Fishing Mangrove Environments

Fishing Australian Mangroves

Mangroves are very productive habitats for fishing, and Australia is full of them. These rich and diverse habitats stretch along much of the coastline, providing a unique fishing experience regardless of region. From the more tropical mangroves in the north to the temperate ones in the south, each has its own unique blend of fish species and ecosystems to discover.

Mangroves are particularly popular with fish due to the sheltered and nutrient-rich environment they provide. The complex root systems of the mangroves offer an excellent refuge for smaller fish, protecting them from larger predators. At the same time, these roots act as a filter for the water, trapping organic material that serves as food for a wide range of marine life. This makes mangroves a prime feeding ground, attracting a variety of fish species.

In addition, mangroves serve as crucial breeding grounds for many fish species. The sheltered environment offers a safe space for fish to lay their eggs and for their young to grow, away from the harsher conditions of the open sea. All the above elements help contribute to fantastic year-round fishing in the mangroves.

Quick Facts

  • Mangroves provide vital habitat for a range of species including fish, crabs, birds, and reptiles. They also help protect shorelines from erosion and storm damage.
  • Mangroves are often used as a nursery habitat for a variety of commercially important fish species, including Barramundi, Mangrove Jack, and Flathead.
  • Mangroves are also a popular recreational fishing spot for anglers targeting species such as Mangrove Jack, Threadfin Salmon, and Bream. However, it’s important to fish sustainably and not damage the sensitive ecosystem of the mangroves.

Common fish caught in mangroves

Blue Threadfin are typically found in tropical and subtropical waters in northern Australia, including rivers, estuaries, and mangrove environments. They are known to be quite elusive and are often caught using live bait or lures.

Barred Javelinfish or Grunter are commonly found in the shallow waters around mangrove environments. It’s important to fish near mangrove edges, structure, and creek mouths during the tide changes for the best chance of success.

Where and how to fish mangroves

When fishing in mangroves, there are several key areas that anglers can target to improve their chances of catching fish.

A great place to start are the roots and overhanging branches of the mangroves. Many species of fish use these as hiding spots, darting out to capture prey as they pass by. Ambush hunters will also bury themselves in the sand, silt or mud along these edges. Casting your lure or bait close to these structures can often yield good results.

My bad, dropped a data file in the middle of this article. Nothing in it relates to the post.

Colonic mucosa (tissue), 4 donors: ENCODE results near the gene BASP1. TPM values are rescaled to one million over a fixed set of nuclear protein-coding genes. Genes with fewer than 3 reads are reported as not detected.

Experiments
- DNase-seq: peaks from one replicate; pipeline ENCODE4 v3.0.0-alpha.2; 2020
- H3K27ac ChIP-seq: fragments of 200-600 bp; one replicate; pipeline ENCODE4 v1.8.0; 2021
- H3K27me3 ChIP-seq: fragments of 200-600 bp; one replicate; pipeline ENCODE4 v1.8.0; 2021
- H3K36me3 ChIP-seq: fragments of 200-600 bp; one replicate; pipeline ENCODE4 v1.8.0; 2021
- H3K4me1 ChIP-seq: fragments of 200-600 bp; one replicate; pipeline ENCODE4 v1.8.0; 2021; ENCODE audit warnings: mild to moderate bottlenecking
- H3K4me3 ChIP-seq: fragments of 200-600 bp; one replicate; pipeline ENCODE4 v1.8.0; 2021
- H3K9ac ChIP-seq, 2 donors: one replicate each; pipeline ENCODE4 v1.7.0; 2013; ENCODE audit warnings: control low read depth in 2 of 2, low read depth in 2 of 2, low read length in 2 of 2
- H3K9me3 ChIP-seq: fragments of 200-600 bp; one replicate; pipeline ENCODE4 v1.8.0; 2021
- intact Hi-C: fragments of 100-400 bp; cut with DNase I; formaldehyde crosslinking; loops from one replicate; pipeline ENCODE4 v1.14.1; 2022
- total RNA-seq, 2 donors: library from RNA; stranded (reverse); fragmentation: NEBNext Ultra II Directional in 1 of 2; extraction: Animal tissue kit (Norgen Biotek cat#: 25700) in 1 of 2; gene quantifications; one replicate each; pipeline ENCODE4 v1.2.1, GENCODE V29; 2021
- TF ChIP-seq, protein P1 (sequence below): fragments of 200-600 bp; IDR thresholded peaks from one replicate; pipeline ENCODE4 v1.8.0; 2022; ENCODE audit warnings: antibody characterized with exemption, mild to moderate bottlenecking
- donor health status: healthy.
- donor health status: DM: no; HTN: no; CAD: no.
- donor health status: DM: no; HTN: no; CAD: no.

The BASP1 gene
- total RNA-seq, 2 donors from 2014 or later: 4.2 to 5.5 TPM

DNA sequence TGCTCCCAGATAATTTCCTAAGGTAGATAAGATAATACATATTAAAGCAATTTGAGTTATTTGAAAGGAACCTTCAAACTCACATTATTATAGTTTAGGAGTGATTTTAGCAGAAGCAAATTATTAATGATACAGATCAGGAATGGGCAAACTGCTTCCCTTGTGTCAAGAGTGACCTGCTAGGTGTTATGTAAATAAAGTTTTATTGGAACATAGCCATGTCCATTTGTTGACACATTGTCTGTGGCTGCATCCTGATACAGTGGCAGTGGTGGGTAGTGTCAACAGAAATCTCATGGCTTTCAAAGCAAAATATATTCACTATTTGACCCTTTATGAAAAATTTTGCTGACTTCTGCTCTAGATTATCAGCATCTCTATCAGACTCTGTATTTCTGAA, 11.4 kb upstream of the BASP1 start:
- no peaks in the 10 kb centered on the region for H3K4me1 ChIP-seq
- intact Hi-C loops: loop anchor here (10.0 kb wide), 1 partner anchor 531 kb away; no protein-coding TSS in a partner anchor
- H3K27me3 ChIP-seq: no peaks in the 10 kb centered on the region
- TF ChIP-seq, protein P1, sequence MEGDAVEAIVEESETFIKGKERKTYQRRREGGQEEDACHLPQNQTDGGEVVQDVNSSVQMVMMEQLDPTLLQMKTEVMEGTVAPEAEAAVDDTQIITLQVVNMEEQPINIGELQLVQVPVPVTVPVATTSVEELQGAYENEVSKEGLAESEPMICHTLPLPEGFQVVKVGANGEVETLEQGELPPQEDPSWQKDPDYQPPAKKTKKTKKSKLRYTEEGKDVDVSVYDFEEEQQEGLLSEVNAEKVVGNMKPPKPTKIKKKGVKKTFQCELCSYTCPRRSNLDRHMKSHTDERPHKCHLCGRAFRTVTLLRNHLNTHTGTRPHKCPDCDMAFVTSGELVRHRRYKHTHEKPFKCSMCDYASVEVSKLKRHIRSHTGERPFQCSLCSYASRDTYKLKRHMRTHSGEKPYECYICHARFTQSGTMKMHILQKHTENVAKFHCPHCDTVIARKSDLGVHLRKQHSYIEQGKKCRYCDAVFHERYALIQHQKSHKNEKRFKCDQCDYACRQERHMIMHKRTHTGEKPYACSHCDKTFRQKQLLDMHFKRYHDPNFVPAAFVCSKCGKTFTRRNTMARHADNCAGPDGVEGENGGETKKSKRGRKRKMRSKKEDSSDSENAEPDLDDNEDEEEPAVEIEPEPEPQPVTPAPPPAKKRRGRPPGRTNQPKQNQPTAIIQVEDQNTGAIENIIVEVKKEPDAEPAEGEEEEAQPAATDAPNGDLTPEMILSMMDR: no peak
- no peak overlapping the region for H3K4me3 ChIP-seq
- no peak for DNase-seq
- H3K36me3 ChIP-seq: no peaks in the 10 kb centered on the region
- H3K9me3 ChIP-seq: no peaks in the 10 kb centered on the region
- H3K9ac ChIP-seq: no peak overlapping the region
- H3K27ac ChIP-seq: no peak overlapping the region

Tidal creeks and channels are also hotspots for fish in mangrove areas. As the tide moves in and out, it carries with it small fish and other food sources, attracting larger fish to these areas. Fishing during changing tides, particularly the last couple of hours of the incoming tide and the first few hours of the outgoing tide, can often be a successful strategy.

Look for signs of fish activity, such as jumping fish, surface disturbances, or birds diving to catch fish. These can all indicate that fish are present and actively feeding. Mud trails can also signal the presence of fish or crustaceans moving through the shallow areas.

Finally, oyster beds or other types of underwater structure within the mangrove system can also attract fish. These structures provide both food and shelter for fish, making them prime fishing spots.

The best bait and tackle for fishing mangroves

The best bait and tackle for mangrove fishing will depend on the species you’re targeting, but here are some general recommendations.


Live bait: Using live bait such as prawns, yabbies, mullet, or small baitfish can be very effective in attracting a variety of fish species, including mangrove jack, barramundi, jewfish, and estuary cod. Keep the bait lively by using a bait bucket with an aerator or changing the water frequently.

Dead bait: Dead bait, such as pilchards, prawns, or squid, can also work well for certain species like bream, flathead, or snapper. Cut the bait into small pieces or use whole depending on the target species and their feeding habits.

Artificial lures: Soft plastic lures, hard-body lures, and poppers can be effective for targeting predatory fish such as barramundi, mangrove jack, jewfish, or trevally. Experiment with different colours, sizes, and retrieval techniques to find the best combination for the conditions and target species.


Rod and Reel: A medium to heavy spinning rod and reel combo, around 7-8 feet in length, is versatile enough for most mangrove fishing situations. Look for a reel with a smooth drag system and spool it with 15-30lb braided line for improved casting distance and sensitivity. Use a lower pound braid for smaller species.

Leader: Use a 20-50lb fluorocarbon leader, depending on the target species and structure. Fluorocarbon is abrasion-resistant and nearly invisible underwater, making it less likely for fish to detect. Use a lower pound leader for smaller species.

Hooks: Choose the appropriate hook size and style for your bait. For live bait, a circle hook in the size range of 1/0 to 6/0 can work well, depending on the bait size and target species. For dead bait or soft plastics, use a J-hook or worm hook, adjusting the size to match the bait.

Sinkers and floats: Depending on the water depth, current, and target species, you may need to use a sinker or float to present your bait at the right depth. For shallow water or fishing around structure, a running sinker rig or a float rig can work well to keep the bait off the bottom and reduce the chances of getting snagged.

As with any type of fishing, be prepared to adapt your approach based on the local conditions and advice from experienced anglers in the area. The more you learn about the specific behaviors of the fish species in your chosen mangrove system, the better equipped you’ll be to select the most effective bait and tackle for success.